What is it like to run a business with your friend?

Vanessa: It's really difficult to run a business with anyone much less someone that you are friends with or in a partnership with. A lot of people literally will tell you from the very beginning don't partner with your friends because if something doesn't work out, you not only lose a partnership, you lose the friendship. The strength that has worked for me and Morgan is that we genuinely respect how each other works and we like each other and do our job. So, I don't concern myself with any part of her business and she doesn't concern herself with any part of mine. We don't micromanage each other and we know that each of us are doing our job. That's a big part of our work ethic.

Morgan Ashley: I think if you're going to do it, doing it in the way that Nessa described, is just super important. Because in my mind, there can't be two CEOs that do the exact same thing or two artists to do the exact same thing. I think that's why it's been able to work. I don't ever really see myself wanting to design or do those things. It doesn't excite me. I think that what I do does excite me, and the same for Nessa.

Being Black queer women, how has this influenced your brand and business?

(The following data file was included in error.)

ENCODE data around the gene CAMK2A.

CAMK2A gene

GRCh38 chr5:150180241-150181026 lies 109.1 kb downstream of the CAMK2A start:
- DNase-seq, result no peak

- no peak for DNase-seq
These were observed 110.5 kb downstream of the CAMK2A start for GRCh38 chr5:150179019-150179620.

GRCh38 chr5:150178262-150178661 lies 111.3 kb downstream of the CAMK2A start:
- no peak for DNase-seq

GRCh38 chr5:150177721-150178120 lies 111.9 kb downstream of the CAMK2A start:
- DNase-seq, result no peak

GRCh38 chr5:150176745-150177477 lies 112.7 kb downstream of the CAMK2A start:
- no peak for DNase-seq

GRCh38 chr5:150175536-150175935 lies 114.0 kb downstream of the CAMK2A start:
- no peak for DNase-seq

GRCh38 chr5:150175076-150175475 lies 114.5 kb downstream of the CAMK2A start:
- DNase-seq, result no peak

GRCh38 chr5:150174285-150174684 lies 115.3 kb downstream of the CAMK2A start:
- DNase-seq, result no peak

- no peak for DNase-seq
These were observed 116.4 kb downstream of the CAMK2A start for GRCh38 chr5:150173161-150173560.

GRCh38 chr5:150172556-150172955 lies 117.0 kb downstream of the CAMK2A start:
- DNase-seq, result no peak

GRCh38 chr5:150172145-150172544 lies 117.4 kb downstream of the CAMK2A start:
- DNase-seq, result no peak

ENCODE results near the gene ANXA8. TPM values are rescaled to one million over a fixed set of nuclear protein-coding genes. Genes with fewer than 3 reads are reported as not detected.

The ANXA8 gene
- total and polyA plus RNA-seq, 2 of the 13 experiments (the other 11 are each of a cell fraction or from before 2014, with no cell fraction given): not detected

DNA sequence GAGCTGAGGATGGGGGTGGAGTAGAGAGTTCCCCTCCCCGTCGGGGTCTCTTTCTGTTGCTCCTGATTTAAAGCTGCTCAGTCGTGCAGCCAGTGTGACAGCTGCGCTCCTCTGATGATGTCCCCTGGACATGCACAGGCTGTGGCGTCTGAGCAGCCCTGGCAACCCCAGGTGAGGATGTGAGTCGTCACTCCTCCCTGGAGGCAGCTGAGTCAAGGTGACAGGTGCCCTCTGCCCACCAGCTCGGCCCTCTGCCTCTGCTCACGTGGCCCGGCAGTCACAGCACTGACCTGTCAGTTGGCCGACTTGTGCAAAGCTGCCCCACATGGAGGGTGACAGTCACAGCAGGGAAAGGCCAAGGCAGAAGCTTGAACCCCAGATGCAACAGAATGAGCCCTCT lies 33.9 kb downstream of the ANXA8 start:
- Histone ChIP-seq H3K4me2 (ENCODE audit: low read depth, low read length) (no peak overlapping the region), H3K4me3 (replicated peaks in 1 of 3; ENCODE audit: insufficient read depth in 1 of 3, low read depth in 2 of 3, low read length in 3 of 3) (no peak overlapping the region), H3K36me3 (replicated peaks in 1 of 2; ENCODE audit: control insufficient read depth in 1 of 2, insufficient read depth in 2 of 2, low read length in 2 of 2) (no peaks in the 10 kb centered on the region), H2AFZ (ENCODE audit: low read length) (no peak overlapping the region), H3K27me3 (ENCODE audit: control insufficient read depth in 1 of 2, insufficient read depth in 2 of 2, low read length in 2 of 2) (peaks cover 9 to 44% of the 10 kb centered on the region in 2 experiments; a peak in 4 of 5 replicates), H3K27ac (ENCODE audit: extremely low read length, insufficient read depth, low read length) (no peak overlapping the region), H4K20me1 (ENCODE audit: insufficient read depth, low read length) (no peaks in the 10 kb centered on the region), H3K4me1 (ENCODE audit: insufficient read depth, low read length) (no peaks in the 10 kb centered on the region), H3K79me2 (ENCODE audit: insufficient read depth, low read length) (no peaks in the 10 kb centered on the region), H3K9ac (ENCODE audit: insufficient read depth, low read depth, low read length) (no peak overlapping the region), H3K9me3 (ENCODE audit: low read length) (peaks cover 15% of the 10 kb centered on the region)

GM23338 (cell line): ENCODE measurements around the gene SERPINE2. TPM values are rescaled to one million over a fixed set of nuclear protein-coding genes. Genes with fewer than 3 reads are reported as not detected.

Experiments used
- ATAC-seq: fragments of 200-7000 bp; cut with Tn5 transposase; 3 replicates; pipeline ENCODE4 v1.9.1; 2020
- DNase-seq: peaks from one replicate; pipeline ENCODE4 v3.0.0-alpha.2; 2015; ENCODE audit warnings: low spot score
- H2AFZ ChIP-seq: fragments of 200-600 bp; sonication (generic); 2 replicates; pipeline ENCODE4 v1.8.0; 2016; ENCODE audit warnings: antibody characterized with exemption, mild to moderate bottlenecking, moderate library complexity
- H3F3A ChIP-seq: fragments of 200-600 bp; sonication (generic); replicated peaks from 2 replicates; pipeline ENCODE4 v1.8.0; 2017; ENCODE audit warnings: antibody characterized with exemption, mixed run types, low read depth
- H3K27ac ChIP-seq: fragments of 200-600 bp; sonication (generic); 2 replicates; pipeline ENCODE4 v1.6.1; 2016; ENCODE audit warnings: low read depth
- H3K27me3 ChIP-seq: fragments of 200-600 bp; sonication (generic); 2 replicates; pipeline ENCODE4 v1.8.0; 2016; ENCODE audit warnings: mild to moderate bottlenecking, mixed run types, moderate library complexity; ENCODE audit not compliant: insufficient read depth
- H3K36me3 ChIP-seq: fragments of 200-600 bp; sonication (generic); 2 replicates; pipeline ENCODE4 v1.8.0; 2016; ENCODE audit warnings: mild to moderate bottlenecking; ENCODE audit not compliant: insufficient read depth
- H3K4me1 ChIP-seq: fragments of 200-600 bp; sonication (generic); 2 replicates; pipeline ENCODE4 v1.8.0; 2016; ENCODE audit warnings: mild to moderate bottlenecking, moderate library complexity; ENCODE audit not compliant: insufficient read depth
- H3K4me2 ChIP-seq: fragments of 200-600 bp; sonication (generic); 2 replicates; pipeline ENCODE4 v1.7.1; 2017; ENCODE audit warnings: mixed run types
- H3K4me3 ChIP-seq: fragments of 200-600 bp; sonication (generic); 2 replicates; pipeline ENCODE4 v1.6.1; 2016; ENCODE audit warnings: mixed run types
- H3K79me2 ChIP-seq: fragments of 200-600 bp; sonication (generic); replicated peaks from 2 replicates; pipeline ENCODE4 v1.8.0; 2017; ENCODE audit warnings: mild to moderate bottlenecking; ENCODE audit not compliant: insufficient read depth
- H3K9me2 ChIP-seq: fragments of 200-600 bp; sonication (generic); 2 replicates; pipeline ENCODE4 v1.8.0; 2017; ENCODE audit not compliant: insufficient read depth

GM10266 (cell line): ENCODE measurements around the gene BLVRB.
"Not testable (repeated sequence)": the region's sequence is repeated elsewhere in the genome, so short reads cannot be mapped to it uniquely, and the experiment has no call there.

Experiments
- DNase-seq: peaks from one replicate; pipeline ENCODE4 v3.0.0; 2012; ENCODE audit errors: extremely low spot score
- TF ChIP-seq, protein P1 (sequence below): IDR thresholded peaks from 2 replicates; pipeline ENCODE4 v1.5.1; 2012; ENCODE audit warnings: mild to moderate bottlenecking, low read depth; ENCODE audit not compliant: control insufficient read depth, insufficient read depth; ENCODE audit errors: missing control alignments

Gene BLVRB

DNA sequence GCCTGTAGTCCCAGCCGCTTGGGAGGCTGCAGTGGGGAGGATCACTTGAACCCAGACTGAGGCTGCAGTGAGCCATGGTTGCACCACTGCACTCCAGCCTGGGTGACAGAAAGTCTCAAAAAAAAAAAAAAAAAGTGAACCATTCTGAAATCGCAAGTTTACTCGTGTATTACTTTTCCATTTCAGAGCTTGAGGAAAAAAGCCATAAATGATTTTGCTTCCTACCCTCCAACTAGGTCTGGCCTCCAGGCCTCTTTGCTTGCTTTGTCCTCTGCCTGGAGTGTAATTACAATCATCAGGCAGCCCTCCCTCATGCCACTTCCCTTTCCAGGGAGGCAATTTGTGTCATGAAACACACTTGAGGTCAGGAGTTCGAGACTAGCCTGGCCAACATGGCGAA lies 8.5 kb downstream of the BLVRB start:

Morgan Ashley: I'm definitely loud about being Black first and queer. Those are things that I advocate for and am extremely proud to be and identify as. Identifying as a woman, a black woman, and a queer Black woman is extremely important to me. I would like to say that I put a ton of attention behind it and always want to put it on the forefront, but it just happens organically because those are things that I'm so proud to be. It just comes across in everything that I do. Blackness and conversations around race and ethnicity are in everything. So whether it is us publishing this book that's for our community or we are going to a restaurant and are the only Black people at a table, it's a conversation that we have to talk about. So, for me, it comes across in everything that I do organically because I'm so proud to be and identify that way.